# FREE IGNOU BECC-131 SOLVED ASSIGNMENT 2023-24

IGNOU BECC-131 is a course under the Bachelor of Arts (BA) program offered by Indira Gandhi National Open University (IGNOU). To successfully complete the course and be eligible to appear for the exams in June 2024, students are required to submit the IGNOU BECC-131 SOLVED ASSIGNMENT 2023-24 for the academic year 2023-24.

Below are the details of the IGNOU BECC-131 SOLVED ASSIGNMENT 2023-24:

 BECC-131 Assignments FOR JULY 2023 AND JAN 2024 ADMISSION DOWNLOAD PDF ENGLISH   HINDI

IGNOU BECC-131 SOLVED ASSIGNMENT 2023-24 Submission: Students are advised to submit the IGNOU BECC-131 SOLVED ASSIGNMENT 2023-24 as per the specified schedule. The assignments must be submitted in soft copy/PDF format through the designated portal or email, as instructed by the university.

Guidelines for Preparing IGNOU BECC-131 SOLVED ASSIGNMENT 2023-24: While preparing the IGNOU BECC-131 SOLVED ASSIGNMENT 2023-24, students must adhere to the following guidelines:

## FREE IGNOU BECC-131 SOLVED ASSIGNMENT 2023-24 –

Answer the following Descriptive Category questions in about 500 words each. Each question carries 20 marks 2 × 20 = 40
1. (a) The behaviour of the firm which seems to be efficient in the short-run may found to be inefficient in the long-run. Do you agree? Explain using appropriate diagram.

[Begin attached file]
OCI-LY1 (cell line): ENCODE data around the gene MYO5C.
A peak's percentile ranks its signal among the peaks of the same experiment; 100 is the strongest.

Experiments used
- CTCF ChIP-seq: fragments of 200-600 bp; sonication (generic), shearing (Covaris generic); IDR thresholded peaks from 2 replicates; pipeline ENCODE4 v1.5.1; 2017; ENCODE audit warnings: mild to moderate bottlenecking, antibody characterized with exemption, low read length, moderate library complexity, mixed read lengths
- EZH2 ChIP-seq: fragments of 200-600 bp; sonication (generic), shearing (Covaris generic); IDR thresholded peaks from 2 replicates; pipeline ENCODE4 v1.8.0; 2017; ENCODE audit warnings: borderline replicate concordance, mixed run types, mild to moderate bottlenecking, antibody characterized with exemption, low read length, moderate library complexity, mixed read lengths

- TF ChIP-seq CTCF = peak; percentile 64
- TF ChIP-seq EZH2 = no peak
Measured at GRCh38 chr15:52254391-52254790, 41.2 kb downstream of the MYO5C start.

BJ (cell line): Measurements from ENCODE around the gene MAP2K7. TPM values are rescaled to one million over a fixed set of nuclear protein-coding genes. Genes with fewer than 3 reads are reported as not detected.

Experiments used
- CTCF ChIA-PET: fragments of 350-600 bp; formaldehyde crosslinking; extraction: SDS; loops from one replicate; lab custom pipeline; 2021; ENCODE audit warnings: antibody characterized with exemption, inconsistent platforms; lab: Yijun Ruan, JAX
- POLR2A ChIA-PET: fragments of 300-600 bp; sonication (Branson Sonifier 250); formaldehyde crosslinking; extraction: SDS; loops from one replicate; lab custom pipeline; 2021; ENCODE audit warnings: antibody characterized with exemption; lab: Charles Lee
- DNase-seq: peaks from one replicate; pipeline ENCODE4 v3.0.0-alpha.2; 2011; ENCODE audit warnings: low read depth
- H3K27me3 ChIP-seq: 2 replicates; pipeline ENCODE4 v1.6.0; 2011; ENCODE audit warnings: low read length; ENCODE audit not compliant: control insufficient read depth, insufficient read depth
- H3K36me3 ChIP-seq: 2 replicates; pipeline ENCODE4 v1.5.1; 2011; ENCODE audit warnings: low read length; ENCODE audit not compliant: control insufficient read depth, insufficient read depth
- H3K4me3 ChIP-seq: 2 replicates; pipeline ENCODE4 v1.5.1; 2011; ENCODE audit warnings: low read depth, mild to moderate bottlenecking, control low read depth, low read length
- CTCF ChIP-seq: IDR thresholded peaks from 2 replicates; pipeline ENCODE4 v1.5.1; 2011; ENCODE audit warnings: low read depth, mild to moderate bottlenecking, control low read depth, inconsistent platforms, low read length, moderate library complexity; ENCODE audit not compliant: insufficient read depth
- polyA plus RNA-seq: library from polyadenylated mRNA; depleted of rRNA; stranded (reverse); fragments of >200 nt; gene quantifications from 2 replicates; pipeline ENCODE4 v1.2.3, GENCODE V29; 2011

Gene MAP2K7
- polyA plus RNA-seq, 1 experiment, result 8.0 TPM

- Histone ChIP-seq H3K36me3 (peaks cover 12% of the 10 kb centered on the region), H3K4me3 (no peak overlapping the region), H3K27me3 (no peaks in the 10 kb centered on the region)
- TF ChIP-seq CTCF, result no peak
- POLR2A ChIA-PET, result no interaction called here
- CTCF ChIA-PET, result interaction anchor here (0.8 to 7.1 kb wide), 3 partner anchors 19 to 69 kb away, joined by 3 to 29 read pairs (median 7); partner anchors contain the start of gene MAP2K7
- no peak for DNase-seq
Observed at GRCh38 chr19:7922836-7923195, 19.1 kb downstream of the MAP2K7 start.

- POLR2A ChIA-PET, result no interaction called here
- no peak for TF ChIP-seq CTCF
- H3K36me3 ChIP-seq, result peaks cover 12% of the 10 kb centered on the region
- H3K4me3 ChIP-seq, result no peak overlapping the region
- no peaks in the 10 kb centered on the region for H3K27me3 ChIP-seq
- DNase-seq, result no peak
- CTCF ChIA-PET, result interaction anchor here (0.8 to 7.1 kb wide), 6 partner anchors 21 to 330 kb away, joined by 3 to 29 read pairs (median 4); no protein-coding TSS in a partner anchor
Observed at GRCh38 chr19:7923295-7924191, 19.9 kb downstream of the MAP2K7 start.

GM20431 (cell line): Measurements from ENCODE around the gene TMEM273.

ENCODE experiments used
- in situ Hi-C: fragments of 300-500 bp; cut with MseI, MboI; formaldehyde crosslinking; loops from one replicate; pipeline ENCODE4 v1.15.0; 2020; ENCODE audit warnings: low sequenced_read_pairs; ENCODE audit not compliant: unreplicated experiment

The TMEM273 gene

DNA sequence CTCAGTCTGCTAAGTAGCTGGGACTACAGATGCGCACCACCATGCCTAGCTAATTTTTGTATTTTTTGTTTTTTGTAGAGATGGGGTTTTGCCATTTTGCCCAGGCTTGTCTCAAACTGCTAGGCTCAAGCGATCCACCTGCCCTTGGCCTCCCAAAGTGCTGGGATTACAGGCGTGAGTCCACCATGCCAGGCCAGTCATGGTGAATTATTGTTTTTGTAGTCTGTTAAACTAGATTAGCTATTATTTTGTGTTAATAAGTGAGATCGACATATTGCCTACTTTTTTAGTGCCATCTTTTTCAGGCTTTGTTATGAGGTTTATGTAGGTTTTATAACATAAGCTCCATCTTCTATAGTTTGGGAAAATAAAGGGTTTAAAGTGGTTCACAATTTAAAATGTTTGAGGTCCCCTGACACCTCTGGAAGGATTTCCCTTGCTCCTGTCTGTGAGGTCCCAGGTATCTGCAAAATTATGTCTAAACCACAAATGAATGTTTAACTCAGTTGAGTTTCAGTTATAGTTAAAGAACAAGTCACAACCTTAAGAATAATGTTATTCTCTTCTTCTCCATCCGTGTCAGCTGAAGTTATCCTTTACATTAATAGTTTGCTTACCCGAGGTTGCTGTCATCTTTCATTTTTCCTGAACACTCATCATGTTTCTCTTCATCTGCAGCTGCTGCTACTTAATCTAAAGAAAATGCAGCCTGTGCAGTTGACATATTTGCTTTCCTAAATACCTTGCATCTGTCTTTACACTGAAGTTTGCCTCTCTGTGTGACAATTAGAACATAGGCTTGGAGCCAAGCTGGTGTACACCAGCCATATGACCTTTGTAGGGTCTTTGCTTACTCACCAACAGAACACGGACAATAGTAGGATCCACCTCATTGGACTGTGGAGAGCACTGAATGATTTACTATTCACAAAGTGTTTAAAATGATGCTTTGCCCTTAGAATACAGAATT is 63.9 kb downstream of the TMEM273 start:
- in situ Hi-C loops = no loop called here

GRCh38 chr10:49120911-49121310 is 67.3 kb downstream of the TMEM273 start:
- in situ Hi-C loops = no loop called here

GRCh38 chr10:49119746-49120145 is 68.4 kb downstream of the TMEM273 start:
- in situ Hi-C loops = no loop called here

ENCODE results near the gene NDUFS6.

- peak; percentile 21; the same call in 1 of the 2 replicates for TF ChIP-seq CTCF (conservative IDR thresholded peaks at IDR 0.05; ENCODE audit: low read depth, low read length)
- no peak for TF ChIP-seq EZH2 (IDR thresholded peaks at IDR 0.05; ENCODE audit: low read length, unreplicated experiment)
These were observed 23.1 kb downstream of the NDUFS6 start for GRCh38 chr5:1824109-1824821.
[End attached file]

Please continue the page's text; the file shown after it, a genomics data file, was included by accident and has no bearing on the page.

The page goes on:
Efficiency in the Short-Run vs. Long-Run: A Comparative Analysis – Efficiency is a fundamental concept in economics that refers to the optimal allocation of resources to maximize output or minimize costs. It can be evaluated both in the short-run and the long-run, where the time horizon plays a significant role in determining the behavior of a firm. While a firm might appear efficient in the short-run, its efficiency can evolve in the long-run due to various factors. In this essay, we will explore this dynamic by utilizing appropriate diagrams and explanations.

Short-Run Efficiency: In the short-run, a firm’s efficiency is often analyzed through the lens of its production and cost curves. The short-run is characterized by the presence of fixed inputs, which restrict the firm’s ability to make major adjustments to its production process. This leads to the concept of diminishing marginal returns. As the firm increases its variable inputs (like labor), the additional output gained from each additional unit of input decreases after a certain point, leading to a flatter portion of the firm’s production curve.

In the context of cost, the short-run efficiency is assessed using the average total cost (ATC) curve. The ATC curve is U-shaped due to economies of scale initially and diseconomies of scale at higher levels of output. Short-run efficiency is achieved when the firm produces at the point where marginal cost (MC) intersects ATC, ensuring that costs are minimized for the given level of output. If the firm produces below this point, it can increase efficiency by producing more; if it produces beyond this point, efficiency can be improved by producing less.